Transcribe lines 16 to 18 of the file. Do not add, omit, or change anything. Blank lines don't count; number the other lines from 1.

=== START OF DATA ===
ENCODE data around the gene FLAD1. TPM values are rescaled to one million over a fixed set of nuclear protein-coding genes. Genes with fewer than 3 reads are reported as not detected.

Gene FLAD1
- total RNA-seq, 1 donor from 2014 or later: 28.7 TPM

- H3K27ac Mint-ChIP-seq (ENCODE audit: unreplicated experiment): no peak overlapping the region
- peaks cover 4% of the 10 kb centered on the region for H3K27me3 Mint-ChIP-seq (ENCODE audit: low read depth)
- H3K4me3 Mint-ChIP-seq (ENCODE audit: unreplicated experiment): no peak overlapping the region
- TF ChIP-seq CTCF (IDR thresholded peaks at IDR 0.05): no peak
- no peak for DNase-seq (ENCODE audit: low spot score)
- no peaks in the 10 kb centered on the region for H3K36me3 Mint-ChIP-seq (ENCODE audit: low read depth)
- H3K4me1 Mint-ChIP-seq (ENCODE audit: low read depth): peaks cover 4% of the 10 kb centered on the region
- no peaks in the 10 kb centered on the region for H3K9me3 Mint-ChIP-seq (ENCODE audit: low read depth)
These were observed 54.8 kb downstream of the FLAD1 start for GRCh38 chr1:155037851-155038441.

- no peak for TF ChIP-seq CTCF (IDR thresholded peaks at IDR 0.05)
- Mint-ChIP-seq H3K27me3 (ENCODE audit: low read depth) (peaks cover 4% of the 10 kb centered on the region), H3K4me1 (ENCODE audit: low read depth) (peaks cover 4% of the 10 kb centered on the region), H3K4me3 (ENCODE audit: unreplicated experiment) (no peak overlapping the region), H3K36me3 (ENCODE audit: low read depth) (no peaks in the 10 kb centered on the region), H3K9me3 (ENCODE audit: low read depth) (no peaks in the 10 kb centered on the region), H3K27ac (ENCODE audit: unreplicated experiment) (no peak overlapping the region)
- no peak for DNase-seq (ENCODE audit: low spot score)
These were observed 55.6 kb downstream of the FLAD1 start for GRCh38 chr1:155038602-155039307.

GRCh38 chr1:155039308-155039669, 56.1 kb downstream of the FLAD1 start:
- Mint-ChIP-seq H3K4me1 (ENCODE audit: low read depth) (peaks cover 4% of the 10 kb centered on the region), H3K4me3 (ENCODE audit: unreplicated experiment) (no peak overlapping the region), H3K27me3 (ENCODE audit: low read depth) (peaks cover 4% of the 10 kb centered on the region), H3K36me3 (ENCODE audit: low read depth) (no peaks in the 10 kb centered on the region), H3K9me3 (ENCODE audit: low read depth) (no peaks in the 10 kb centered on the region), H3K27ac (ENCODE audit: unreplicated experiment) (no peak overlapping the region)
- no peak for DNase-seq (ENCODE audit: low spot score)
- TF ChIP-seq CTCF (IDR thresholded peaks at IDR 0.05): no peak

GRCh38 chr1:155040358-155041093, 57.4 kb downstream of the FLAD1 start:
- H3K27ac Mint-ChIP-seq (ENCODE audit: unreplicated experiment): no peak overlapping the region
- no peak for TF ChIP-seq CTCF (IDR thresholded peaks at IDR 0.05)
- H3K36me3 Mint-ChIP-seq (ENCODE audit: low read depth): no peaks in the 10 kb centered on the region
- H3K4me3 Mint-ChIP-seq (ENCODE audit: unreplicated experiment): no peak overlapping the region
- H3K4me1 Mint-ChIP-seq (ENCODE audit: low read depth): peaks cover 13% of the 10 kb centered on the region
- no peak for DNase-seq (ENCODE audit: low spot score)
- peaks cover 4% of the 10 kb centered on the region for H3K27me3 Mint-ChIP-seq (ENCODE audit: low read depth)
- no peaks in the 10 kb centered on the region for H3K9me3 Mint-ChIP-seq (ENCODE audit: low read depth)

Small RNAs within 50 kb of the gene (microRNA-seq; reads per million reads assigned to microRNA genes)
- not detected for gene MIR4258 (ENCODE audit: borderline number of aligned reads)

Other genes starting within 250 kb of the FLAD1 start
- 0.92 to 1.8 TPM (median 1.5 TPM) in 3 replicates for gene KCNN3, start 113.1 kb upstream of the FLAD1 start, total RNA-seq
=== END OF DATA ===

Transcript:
These were observed 55.6 kb downstream of the FLAD1 start for GRCh38 chr1:155038602-155039307.

GRCh38 chr1:155039308-155039669, 56.1 kb downstream of the FLAD1 start:
- Mint-ChIP-seq H3K4me1 (ENCODE audit: low read depth) (peaks cover 4% of the 10 kb centered on the region), H3K4me3 (ENCODE audit: unreplicated experiment) (no peak overlapping the region), H3K27me3 (ENCODE audit: low read depth) (peaks cover 4% of the 10 kb centered on the region), H3K36me3 (ENCODE audit: low read depth) (no peaks in the 10 kb centered on the region), H3K9me3 (ENCODE audit: low read depth) (no peaks in the 10 kb centered on the region), H3K27ac (ENCODE audit: unreplicated experiment) (no peak overlapping the region)